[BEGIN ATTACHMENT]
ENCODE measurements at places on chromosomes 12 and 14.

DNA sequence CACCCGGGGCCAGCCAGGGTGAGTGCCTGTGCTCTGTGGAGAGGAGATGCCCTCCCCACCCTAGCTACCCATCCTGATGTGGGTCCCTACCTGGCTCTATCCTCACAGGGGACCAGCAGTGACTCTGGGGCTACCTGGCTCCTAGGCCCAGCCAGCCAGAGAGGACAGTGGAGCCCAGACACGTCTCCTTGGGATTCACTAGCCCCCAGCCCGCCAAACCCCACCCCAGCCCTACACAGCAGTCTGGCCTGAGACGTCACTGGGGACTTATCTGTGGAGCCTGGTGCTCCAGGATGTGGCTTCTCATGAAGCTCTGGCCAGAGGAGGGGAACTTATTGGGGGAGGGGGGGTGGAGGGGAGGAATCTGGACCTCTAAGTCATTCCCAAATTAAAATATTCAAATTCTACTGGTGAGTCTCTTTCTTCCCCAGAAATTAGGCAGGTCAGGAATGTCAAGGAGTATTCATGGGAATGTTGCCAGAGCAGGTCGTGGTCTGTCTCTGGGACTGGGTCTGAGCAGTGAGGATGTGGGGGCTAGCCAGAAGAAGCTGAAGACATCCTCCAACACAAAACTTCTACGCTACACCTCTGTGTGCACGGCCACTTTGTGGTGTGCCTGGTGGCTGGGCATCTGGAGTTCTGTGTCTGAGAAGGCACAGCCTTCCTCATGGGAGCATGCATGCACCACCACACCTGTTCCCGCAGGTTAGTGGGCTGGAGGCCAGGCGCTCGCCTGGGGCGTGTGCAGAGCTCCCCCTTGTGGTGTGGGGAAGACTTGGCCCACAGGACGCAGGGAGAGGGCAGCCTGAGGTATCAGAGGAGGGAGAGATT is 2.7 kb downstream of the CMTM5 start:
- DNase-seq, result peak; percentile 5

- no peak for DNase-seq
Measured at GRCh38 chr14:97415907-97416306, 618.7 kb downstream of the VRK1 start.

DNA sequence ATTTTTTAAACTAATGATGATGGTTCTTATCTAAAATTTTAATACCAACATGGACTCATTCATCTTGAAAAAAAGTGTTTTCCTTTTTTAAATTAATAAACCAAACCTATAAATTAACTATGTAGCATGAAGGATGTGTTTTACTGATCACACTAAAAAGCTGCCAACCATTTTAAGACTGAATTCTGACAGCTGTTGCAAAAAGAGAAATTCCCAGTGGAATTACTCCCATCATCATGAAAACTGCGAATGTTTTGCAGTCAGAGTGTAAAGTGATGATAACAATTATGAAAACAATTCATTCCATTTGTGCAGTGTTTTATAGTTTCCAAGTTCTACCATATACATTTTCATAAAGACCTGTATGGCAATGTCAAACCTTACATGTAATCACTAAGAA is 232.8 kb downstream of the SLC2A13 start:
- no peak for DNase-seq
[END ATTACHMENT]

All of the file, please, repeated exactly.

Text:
ENCODE measurements at places on chromosomes 12 and 14.

DNA sequence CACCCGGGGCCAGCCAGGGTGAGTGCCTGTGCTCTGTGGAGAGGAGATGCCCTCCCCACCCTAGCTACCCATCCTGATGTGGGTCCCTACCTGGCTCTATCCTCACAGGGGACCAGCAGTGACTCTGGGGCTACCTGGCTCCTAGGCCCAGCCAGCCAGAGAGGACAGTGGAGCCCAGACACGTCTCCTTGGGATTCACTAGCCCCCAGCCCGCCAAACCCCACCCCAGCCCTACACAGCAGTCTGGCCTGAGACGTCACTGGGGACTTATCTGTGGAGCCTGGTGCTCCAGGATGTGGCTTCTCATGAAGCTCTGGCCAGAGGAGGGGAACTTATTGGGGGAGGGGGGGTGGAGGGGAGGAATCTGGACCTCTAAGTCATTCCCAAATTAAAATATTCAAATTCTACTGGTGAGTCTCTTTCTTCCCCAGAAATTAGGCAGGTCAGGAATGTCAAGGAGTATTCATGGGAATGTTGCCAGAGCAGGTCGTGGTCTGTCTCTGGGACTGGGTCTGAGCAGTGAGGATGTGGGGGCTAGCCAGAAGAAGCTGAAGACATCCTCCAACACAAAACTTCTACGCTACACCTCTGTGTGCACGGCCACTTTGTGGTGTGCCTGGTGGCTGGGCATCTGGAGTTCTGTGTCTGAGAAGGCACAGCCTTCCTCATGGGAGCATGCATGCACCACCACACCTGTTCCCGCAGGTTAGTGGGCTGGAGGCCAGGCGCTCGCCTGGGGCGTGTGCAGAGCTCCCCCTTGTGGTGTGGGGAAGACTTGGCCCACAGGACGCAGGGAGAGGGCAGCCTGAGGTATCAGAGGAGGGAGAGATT is 2.7 kb downstream of the CMTM5 start:
- DNase-seq, result peak; percentile 5

- no peak for DNase-seq
Measured at GRCh38 chr14:97415907-97416306, 618.7 kb downstream of the VRK1 start.

DNA sequence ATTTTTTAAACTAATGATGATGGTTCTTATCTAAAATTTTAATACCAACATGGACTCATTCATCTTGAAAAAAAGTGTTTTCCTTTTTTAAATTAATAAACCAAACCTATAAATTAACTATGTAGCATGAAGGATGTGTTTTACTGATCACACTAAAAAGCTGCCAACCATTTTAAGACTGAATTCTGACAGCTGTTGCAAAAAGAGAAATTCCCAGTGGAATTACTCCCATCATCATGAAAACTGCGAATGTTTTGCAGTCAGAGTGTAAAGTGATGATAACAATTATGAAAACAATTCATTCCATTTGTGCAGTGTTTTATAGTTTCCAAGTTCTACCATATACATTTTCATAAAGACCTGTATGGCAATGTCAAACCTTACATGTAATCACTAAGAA is 232.8 kb downstream of the SLC2A13 start:
- no peak for DNase-seq